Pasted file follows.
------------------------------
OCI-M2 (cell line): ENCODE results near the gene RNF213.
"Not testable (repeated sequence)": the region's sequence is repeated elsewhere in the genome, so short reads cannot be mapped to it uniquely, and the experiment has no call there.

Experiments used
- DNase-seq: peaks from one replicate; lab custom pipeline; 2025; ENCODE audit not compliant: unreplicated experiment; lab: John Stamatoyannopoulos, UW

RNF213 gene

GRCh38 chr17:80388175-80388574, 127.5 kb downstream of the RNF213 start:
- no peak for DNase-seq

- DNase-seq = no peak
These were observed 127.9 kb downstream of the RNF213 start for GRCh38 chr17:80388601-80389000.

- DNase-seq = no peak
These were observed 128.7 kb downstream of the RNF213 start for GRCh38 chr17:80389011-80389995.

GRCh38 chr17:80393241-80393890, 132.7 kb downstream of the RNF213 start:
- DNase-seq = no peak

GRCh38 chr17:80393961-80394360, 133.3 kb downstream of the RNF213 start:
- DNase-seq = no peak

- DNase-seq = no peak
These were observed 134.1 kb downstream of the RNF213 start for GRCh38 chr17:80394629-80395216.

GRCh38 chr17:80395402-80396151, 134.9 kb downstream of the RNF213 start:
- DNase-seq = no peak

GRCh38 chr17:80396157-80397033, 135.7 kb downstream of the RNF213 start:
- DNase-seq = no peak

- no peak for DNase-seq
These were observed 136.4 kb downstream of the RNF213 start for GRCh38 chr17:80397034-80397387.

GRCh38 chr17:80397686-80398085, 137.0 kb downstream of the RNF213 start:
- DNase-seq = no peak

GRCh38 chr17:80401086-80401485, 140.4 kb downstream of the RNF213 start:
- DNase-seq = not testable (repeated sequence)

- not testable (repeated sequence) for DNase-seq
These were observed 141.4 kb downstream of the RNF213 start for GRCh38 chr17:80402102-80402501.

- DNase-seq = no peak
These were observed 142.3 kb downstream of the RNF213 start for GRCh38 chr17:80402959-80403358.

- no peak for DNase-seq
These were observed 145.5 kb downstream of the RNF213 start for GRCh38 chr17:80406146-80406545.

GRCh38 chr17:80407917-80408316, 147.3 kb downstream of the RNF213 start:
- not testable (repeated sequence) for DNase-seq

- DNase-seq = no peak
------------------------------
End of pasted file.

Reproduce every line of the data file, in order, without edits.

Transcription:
OCI-M2 (cell line): ENCODE results near the gene RNF213.
"Not testable (repeated sequence)": the region's sequence is repeated elsewhere in the genome, so short reads cannot be mapped to it uniquely, and the experiment has no call there.

Experiments used
- DNase-seq: peaks from one replicate; lab custom pipeline; 2025; ENCODE audit not compliant: unreplicated experiment; lab: John Stamatoyannopoulos, UW

RNF213 gene

GRCh38 chr17:80388175-80388574, 127.5 kb downstream of the RNF213 start:
- no peak for DNase-seq

- DNase-seq = no peak
These were observed 127.9 kb downstream of the RNF213 start for GRCh38 chr17:80388601-80389000.

- DNase-seq = no peak
These were observed 128.7 kb downstream of the RNF213 start for GRCh38 chr17:80389011-80389995.

GRCh38 chr17:80393241-80393890, 132.7 kb downstream of the RNF213 start:
- DNase-seq = no peak

GRCh38 chr17:80393961-80394360, 133.3 kb downstream of the RNF213 start:
- DNase-seq = no peak

- DNase-seq = no peak
These were observed 134.1 kb downstream of the RNF213 start for GRCh38 chr17:80394629-80395216.

GRCh38 chr17:80395402-80396151, 134.9 kb downstream of the RNF213 start:
- DNase-seq = no peak

GRCh38 chr17:80396157-80397033, 135.7 kb downstream of the RNF213 start:
- DNase-seq = no peak

- no peak for DNase-seq
These were observed 136.4 kb downstream of the RNF213 start for GRCh38 chr17:80397034-80397387.

GRCh38 chr17:80397686-80398085, 137.0 kb downstream of the RNF213 start:
- DNase-seq = no peak

GRCh38 chr17:80401086-80401485, 140.4 kb downstream of the RNF213 start:
- DNase-seq = not testable (repeated sequence)

- not testable (repeated sequence) for DNase-seq
These were observed 141.4 kb downstream of the RNF213 start for GRCh38 chr17:80402102-80402501.

- DNase-seq = no peak
These were observed 142.3 kb downstream of the RNF213 start for GRCh38 chr17:80402959-80403358.

- no peak for DNase-seq
These were observed 145.5 kb downstream of the RNF213 start for GRCh38 chr17:80406146-80406545.

GRCh38 chr17:80407917-80408316, 147.3 kb downstream of the RNF213 start:
- not testable (repeated sequence) for DNase-seq

- DNase-seq = no peak